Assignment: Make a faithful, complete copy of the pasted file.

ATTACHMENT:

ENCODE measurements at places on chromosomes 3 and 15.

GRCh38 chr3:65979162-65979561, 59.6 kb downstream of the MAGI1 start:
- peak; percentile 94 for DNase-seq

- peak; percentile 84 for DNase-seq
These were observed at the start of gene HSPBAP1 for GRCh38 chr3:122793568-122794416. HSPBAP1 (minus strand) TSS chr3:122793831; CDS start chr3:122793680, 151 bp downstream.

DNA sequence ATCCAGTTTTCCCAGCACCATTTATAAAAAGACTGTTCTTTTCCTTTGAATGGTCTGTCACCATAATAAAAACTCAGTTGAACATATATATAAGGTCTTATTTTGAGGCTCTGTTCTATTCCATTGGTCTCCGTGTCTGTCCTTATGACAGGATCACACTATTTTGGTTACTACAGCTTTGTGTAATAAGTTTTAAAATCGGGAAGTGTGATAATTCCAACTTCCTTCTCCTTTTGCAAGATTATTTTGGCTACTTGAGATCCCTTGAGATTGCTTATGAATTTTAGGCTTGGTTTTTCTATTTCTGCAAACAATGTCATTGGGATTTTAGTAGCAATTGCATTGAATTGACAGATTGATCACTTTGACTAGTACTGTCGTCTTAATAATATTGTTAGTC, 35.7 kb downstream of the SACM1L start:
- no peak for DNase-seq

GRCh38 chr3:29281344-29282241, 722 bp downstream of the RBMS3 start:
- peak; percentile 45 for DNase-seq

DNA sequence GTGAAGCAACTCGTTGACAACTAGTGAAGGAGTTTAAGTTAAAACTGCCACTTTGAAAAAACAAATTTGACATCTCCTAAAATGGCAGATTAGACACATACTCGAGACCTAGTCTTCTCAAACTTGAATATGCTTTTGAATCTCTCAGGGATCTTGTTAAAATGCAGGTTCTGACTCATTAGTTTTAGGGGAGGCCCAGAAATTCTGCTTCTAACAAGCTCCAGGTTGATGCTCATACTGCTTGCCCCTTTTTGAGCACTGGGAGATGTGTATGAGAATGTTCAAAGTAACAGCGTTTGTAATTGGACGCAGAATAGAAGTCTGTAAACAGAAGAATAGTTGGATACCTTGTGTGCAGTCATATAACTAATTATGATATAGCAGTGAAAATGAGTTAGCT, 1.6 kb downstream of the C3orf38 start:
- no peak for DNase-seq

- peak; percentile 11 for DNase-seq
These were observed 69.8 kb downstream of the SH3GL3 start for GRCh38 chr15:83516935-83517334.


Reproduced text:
ENCODE measurements at places on chromosomes 3 and 15.

GRCh38 chr3:65979162-65979561, 59.6 kb downstream of the MAGI1 start:
- peak; percentile 94 for DNase-seq

- peak; percentile 84 for DNase-seq
These were observed at the start of gene HSPBAP1 for GRCh38 chr3:122793568-122794416. HSPBAP1 (minus strand) TSS chr3:122793831; CDS start chr3:122793680, 151 bp downstream.

DNA sequence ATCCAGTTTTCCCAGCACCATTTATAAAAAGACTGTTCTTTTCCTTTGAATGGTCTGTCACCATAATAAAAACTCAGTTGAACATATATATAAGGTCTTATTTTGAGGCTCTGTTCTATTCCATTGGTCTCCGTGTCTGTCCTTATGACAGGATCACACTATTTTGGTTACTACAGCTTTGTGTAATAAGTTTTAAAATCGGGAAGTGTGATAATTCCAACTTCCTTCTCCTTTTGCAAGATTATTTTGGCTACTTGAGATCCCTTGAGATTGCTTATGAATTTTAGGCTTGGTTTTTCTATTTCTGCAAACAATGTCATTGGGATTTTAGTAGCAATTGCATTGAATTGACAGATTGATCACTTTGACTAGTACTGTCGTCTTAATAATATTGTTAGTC, 35.7 kb downstream of the SACM1L start:
- no peak for DNase-seq

GRCh38 chr3:29281344-29282241, 722 bp downstream of the RBMS3 start:
- peak; percentile 45 for DNase-seq

DNA sequence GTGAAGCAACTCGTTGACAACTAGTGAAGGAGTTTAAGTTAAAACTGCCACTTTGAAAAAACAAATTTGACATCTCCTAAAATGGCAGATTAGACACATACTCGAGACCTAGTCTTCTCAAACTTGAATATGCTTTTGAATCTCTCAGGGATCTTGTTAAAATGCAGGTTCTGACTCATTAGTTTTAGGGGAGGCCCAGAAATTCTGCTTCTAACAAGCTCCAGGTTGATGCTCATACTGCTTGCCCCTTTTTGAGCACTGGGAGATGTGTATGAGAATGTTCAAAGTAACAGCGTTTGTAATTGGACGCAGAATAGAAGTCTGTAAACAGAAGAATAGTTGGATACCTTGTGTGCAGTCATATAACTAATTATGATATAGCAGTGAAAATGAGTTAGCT, 1.6 kb downstream of the C3orf38 start:
- no peak for DNase-seq

- peak; percentile 11 for DNase-seq
These were observed 69.8 kb downstream of the SH3GL3 start for GRCh38 chr15:83516935-83517334.